For seven years I was the resident creative musician at Evelina Children’s Hospital.  Working across respiratory, cardiology, intensive care, high dependency, orthapedics & neurology.

There are many special stories demonstrating the power of music but here are a few of the most memorable for me.

An eight-year-old boy had been told that he had to have both of his legs and amputated. At the time the only thing he would interactive with was music.  Over the coming weeks we used creative music making to help him express his feelings and then we worked with physiotherapists so he could compose his own CD with 10 tracks to do his new leg exercises. The physiotherapist told us exactly what he needed to achieve and with him we composed music together.  Many weeks later I remember walking on the ward and there was a boy running towards me, he had learnt to use his new prosthetic legs.

I had been told by the play specialist that a family was finding it difficult to settle into the ward. I approached them and asked if they had any particular music that they liked, the dad of the family suggested a few songs, and then the other family members suggested theirs. Then the whole bay began joining in with music making. There was a great community feeling. The next week I saw the play specialist and she told me that after that music session the family had settled and she was able to break the ice with the family and begin helping them.

We had a creative music making session with the children on dialysis. Dialysis can be a very boring process as the children are hooked up to machines for several hours to clean their blood. On this occasion we recorded the sound of their blood going through the pipes and then made it into electronic drumbeats. The children then composed songs expressing their feelings and we composed songs and recorded them on a CD. The whole bay was uplifted.

Sometimes parents have to be sat by their children’s beds for many months and this can become very tiring for them, so we set up a parents violin group. Once a week parents would come and learn to play the violin, giving them time to have fun together and have a little respite. The sessions were extremely good-humoured and we learnt a few new skills.

I spent ten years with Guildhall School of Music students giving workshops at:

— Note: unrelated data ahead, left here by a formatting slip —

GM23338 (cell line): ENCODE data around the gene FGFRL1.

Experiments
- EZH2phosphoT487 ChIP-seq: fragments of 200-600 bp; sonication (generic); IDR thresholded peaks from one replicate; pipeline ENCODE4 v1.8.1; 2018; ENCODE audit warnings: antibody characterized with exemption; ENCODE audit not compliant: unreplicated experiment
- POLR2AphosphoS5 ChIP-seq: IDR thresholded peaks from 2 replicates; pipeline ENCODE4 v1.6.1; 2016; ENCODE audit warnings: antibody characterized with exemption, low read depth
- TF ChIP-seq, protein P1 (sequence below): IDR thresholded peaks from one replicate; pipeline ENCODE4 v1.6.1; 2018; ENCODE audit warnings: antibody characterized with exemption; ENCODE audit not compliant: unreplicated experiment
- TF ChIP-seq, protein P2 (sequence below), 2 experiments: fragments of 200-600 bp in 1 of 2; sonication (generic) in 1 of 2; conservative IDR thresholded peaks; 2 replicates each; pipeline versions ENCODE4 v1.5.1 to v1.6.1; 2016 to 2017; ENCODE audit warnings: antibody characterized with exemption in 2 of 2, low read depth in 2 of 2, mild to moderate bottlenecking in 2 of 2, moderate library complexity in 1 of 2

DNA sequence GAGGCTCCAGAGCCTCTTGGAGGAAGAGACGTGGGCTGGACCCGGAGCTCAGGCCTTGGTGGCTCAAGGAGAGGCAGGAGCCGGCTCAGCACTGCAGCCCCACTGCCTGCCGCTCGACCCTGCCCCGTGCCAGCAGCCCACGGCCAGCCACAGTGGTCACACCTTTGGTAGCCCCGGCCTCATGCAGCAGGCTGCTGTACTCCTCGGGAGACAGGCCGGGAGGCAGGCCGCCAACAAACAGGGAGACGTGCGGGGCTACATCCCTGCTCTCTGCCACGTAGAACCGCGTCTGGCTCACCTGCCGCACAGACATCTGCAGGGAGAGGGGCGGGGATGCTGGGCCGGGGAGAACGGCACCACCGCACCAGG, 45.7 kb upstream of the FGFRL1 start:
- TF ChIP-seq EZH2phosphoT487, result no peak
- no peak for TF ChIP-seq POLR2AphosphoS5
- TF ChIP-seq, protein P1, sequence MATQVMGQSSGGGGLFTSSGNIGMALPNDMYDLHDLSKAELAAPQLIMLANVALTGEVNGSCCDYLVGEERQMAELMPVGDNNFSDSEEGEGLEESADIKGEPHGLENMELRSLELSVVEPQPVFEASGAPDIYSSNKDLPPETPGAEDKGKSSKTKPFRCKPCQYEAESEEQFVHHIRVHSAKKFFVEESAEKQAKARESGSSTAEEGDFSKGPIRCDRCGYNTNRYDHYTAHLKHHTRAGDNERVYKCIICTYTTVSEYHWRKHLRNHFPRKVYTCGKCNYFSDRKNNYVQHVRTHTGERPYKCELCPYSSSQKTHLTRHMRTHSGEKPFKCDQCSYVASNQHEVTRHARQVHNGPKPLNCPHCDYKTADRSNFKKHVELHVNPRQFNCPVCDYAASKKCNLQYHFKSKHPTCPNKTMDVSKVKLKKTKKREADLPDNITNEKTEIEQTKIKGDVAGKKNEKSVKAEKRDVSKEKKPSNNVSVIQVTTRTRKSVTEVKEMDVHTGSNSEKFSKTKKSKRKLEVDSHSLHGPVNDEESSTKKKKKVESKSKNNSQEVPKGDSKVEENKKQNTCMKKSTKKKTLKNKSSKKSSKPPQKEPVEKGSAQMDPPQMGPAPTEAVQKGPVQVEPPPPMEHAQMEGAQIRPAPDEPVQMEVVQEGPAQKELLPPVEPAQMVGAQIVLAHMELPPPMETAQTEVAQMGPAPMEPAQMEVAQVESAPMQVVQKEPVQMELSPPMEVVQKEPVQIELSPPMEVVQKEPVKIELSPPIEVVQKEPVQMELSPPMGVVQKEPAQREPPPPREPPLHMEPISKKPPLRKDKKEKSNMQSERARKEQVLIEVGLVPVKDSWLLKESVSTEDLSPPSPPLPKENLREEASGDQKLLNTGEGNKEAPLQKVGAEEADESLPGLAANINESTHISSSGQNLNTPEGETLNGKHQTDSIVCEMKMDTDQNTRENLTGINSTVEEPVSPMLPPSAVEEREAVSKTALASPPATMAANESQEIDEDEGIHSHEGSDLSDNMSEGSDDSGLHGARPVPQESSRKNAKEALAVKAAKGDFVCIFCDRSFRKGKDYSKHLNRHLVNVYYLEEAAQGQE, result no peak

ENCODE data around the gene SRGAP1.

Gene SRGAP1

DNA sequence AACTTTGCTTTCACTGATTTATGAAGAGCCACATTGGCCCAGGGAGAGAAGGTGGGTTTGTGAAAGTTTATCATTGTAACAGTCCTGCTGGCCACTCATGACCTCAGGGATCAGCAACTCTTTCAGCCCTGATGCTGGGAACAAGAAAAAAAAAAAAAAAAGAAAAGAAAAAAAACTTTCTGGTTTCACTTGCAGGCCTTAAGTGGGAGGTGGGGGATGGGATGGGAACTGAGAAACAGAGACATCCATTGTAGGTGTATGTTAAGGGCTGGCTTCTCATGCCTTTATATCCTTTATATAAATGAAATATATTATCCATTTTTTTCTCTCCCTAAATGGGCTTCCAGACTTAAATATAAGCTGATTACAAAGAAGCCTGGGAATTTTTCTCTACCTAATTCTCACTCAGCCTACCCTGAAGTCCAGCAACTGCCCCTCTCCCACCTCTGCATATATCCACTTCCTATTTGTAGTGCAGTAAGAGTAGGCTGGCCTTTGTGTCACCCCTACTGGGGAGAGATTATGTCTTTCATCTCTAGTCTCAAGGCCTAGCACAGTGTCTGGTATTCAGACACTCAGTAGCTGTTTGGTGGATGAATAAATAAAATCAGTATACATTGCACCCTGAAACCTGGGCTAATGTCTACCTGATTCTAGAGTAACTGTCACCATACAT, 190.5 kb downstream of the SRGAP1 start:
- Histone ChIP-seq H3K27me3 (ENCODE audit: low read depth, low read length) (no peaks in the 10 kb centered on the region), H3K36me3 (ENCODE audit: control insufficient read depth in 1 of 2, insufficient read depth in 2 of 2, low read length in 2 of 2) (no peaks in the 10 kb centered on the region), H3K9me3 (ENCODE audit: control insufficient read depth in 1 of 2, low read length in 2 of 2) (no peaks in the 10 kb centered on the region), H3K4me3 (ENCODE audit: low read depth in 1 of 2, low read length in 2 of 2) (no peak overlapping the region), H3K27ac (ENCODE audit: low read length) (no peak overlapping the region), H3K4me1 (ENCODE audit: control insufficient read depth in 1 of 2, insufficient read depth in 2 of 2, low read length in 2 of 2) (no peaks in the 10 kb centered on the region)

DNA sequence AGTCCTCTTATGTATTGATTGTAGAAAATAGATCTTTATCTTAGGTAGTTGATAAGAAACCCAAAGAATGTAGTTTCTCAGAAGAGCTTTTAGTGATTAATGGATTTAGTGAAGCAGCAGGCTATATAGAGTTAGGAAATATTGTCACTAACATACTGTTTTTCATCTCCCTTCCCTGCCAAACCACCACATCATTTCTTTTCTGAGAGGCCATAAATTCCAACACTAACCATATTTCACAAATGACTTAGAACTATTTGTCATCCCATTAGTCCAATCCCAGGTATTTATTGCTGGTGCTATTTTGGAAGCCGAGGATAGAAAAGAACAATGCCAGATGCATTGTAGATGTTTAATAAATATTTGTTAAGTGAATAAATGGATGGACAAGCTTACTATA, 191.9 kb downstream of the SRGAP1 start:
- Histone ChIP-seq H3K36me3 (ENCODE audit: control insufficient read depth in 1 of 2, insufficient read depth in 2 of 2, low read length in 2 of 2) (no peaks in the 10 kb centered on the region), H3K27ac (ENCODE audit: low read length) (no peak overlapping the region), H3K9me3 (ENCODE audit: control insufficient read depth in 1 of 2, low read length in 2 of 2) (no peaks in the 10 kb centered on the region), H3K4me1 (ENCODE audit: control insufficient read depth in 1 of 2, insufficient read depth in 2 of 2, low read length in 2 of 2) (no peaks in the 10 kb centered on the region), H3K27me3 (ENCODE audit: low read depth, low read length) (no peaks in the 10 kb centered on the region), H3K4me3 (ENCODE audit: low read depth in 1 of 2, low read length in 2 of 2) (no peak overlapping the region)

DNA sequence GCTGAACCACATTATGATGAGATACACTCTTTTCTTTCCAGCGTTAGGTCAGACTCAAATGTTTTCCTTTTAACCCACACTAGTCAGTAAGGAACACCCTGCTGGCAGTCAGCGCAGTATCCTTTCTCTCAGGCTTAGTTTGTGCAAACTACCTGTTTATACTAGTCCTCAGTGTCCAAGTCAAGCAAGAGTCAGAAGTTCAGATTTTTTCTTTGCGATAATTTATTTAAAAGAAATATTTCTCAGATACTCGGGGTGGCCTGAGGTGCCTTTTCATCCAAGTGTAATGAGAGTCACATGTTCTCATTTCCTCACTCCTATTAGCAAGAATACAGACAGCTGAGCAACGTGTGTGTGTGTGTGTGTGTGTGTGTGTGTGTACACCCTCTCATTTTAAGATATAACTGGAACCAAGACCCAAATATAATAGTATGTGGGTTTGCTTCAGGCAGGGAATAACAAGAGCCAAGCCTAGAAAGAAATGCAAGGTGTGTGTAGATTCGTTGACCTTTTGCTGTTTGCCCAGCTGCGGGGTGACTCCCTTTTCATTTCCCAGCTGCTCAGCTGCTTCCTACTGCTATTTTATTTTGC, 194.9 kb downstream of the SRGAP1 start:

Whips Cross Hospital in Walthamstow

Royal London hospital

Barbican and Guildhall School of Music and Drama Residency
Students from the Guildhall School of Music and Drama, alongside Luke Crookes, facilitator from the Barbican, continue their residency, entertaining children with fun, interactive and inclusive music sessions in the Children’s Play Space.

Royal free Hospital. Click for article. 

UCH University College Hospital

Haven House Children’s Hospice

I did many hospital workshops for the music charity create. Here is a video demonstrating the use of creative music making to empower patients.

Facilitators clearly understood the wide range of our students needs. They included all the students throughout the soundtrack work. Allowed students to respond/interact in their own time which is so important for SEN students.

Highlight for me was they way they empowered a very withdrawn student to lead/conduct the session. This was massively positive for him and subsequently has changed his attitude to school in hospital.

Here are some short stories of outcomes from The Royal Free Hospital

Supported by the Worshipful Company of Cordwainers

10 stories to give you an overview of the benefits of our project.


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Pulmonary Rehabilitation Group

Patients attend classes to learn breathing techniques. They perform group warm-ups and then a series of exercises, following this they attend a lesson on breathing techniques and things to do at home.

Music can be used therapeutically by performing concerts in the waiting area to help people feel more relaxed. We use singing, breathing and stretching techniques to add depth and value to the exercises they already do. As the patients perform exercises we add rhythm and melody to distract patients from the pain and monotony of doing the exercises. The beat can provide motivation for the patients and the communal feeling of the music uplifts.

Outcome: the concert in the waiting area went down very well. The warmups energised the group and then patients went off to perform their own exercises individually around the room. The music seemed to provided cohesion and the beat held everybody together and individual musicians travelled around the room using a variety of techniques to help people have a better experience of the exercises. I played long tones to a man who had to lift his legs and hold them in the air for a certain number of seconds, this then started a game as the gentleman realised he could control my breathing and bassoon playing through his legs, which in turn motivated him to stretch his ability to do the exercise. Another lady had to stretch material to expand her chest, so the violinist mirrored this action by playing the glissandos on the violin.


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Osteoarthritis Knee Class (large gymnasium)

Patients perform a series of exercises in gymnasium to improve their ability and flexibility. They can find these exercises a little bit monotonous and boring.

In this context music can distract from pain, provide motivation to do exercise, and certain types of music can provide positive mental image (especially when the music is known too and liked by the patients)

The performance of music in the gym completely changes the atmosphere. At one point we performed salsa music and three ladies on exercise bikes began to move to the beat of the music, as the music is live we can be flexible and watch to see  if we need to slow down the music. As we go round the room we ask patience of any particular song they would like us to perform, this inspires conversations.